The word "basil" doesn't have an established origin, however, it has been assumed that the name of the herb traces its roots to the ancient Greek word "basileus" translated as "king", another less likely theory attributes the name to the word "basilisk," which was a dangerous fable creature.
In the ancient times there was certain negative connotation in reference to the plant: in Persia basil was planted on graves and ancient Greeks chose this plant to represent hatred and misfortunes. As for its medicinal purposes, old-time doctors could not agree on this issue, some claimed it was pure poison and others attributed magical basil medicinal properties to it. Nevertheless, it was almost instantly accepted as a valuable kitchen herb. It is now used with many different meals: soups, meats, salads, etc. Sweet Basil is an ingredient of the famous Italian green sauce (pesto), which is a very welcome accompaniment for fish, vegetables and pasta. However, when using basil for culinary purposes one should keep in mind that when exposed to heat, vitamins and minerals in basil may considerably diminish, therefore it is better to be added to the meal right before serving it. Basil not only exudes pleasant fragrance that stimulates appetite, it also promotes digestive processes by means of catalyzing the production of saliva.
There are multiple varieties of Basil, namely Bush Basil, Garden Basil and Sweet Basil, and others. There are also such types as, lemon, red, anise, and cinnamon basil. All of the above can be efficiently used for culinary purposes and it is recommended that one should try them all in order to choose the most appealing to one's personal taste.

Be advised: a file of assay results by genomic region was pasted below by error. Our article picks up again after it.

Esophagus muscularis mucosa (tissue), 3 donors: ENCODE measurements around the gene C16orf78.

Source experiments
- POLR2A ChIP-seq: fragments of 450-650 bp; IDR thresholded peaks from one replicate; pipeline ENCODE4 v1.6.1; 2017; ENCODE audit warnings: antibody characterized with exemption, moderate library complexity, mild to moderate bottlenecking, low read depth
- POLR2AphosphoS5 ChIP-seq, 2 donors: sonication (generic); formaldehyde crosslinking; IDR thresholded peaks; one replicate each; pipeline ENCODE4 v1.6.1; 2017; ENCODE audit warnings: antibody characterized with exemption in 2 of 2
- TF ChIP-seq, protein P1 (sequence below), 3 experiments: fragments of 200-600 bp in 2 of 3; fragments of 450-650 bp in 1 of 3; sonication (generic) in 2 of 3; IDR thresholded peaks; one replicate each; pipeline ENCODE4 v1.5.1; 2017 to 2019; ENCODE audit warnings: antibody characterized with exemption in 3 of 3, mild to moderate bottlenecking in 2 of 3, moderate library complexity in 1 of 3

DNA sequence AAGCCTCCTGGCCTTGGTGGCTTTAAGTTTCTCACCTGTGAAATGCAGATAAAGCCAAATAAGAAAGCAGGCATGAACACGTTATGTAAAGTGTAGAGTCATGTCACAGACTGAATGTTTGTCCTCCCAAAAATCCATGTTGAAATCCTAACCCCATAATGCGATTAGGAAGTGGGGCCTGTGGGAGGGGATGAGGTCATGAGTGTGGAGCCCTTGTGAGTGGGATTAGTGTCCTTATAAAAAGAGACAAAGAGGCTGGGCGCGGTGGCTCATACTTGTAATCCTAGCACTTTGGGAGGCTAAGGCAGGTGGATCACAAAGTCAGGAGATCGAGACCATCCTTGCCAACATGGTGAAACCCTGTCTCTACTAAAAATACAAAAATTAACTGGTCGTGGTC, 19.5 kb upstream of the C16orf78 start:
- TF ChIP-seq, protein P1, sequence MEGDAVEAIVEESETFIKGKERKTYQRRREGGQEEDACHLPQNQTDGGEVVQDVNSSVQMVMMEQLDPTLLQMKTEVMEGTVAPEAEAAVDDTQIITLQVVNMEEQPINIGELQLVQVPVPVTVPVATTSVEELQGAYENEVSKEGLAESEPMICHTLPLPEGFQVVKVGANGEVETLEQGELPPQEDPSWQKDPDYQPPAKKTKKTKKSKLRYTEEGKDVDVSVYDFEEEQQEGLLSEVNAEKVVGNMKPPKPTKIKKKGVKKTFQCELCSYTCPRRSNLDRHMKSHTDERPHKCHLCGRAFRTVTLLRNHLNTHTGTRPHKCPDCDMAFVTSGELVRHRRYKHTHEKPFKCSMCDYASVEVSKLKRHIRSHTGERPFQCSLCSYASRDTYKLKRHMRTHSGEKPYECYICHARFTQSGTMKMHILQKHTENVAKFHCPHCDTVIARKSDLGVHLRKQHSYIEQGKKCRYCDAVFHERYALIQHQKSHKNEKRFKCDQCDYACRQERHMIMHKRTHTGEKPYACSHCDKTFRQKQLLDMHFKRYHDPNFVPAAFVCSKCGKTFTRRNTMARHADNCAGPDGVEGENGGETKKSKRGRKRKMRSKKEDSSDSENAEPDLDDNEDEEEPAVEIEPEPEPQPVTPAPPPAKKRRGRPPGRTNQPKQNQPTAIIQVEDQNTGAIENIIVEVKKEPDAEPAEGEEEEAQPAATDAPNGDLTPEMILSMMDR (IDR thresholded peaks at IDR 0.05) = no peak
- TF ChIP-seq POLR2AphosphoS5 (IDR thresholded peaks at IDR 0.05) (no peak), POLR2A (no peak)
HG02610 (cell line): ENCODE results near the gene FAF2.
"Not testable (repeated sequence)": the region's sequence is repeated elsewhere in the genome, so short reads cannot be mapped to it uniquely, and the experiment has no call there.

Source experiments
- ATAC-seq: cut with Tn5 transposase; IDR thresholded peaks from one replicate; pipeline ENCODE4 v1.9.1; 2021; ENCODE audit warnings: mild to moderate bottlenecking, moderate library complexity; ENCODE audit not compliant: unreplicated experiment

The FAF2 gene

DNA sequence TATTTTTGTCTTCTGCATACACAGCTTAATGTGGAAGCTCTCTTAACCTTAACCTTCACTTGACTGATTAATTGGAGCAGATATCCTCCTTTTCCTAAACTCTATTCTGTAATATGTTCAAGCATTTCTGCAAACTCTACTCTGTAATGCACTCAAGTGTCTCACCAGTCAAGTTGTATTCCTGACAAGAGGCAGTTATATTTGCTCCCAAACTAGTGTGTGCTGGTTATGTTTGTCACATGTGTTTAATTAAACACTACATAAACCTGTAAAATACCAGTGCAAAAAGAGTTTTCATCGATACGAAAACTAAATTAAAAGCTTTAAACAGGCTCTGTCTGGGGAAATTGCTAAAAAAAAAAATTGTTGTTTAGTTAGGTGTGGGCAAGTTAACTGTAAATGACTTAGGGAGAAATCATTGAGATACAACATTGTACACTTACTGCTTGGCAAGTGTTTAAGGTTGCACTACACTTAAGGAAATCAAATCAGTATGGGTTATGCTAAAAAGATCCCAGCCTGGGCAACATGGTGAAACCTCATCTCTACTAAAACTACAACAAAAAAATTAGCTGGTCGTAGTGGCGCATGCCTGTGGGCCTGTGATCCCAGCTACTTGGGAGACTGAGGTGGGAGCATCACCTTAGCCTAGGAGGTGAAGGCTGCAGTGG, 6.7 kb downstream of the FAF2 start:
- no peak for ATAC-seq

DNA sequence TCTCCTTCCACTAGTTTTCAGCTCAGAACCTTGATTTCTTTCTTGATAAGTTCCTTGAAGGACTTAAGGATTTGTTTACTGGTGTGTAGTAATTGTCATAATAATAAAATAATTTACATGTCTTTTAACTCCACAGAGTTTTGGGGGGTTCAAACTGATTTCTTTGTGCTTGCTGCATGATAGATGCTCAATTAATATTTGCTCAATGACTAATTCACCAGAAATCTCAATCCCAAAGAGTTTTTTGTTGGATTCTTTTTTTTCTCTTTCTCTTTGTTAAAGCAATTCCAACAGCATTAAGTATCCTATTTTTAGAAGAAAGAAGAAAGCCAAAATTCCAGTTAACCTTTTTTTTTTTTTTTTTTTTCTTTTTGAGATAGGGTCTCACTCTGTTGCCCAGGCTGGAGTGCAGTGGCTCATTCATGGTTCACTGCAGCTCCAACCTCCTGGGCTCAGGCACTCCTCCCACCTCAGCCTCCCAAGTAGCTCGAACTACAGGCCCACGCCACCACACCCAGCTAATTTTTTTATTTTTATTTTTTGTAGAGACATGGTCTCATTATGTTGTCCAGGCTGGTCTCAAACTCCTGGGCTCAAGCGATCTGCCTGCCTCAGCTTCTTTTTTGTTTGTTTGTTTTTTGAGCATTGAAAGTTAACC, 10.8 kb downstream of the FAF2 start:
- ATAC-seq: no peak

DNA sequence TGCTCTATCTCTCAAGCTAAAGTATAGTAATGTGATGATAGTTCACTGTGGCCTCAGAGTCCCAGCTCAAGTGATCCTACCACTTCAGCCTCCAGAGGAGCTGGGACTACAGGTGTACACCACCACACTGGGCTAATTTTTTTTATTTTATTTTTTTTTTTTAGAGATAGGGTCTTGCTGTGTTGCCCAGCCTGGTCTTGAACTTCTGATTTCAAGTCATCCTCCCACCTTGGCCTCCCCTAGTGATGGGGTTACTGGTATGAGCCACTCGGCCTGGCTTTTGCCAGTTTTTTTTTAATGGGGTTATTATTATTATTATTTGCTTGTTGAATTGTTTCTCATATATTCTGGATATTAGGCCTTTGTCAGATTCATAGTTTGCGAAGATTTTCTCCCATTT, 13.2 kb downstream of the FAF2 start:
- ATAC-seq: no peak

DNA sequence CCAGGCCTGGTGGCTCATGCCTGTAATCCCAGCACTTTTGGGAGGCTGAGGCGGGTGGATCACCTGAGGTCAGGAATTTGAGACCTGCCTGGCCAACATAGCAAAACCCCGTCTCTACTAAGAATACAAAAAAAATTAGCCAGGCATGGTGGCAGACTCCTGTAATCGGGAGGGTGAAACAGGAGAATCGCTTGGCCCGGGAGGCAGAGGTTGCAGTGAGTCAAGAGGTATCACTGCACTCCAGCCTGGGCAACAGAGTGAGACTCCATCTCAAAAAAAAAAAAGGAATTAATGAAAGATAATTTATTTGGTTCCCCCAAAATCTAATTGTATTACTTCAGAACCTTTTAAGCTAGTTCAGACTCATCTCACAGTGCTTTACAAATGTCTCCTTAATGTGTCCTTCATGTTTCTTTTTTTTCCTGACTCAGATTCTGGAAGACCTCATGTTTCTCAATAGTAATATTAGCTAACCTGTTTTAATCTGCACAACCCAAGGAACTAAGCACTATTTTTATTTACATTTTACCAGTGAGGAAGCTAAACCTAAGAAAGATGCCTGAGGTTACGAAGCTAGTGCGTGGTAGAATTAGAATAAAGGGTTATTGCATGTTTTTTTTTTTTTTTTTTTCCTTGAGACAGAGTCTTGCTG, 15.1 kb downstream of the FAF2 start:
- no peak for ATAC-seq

Despite specific characteristics that certain kinds of Basil, there are some basil medicinal properties that can be equally attributed to the species of basil as a whole. First and foremost, it is of course the unique chemical composition of the plant: it contains a potent essential oil comprising methyl chavicol. Generous portions of folic acid can be found in fresh basil, while dried basil is known to contain considerable amount of potassium, iron and calcium.
Basil is native to semitropical and tropical area of Asia, South America, Africa and the Middle East, but it has been very popular both in Europe and Americas from ancient times. And there is a good reason for rendering basil Universal acclaim. Apart from being a universal seasoning herb, it possesses great value for its basil medicinal properties. To name a few, one should start with the following: like other representatives of the mint family, Basil is widely used for its digestive and anti-gas medicinal properties. It is also recommended to be taken internally to cure nausea, vomiting, nausea from chemotherapy (due to basil's antispasmodic basil medicinal properties) as well as nervous headaches, wandering rheumatic pains.
Basil protects the respiratory system and can be used as a cure for nose and throat infections, being an acknowledged remedy for colds and whooping cough. Basil can boost human basil metabolic rate therefore it shouldn't be administered to children. But at the same time along with its exhilarating impact on many body systems it has a sedative effect and can alleviate stress if drank. As a mouthwash it can be a godsend cure for sore gums and added to herbal baths in the form of oil it can chase away depression and insomnia.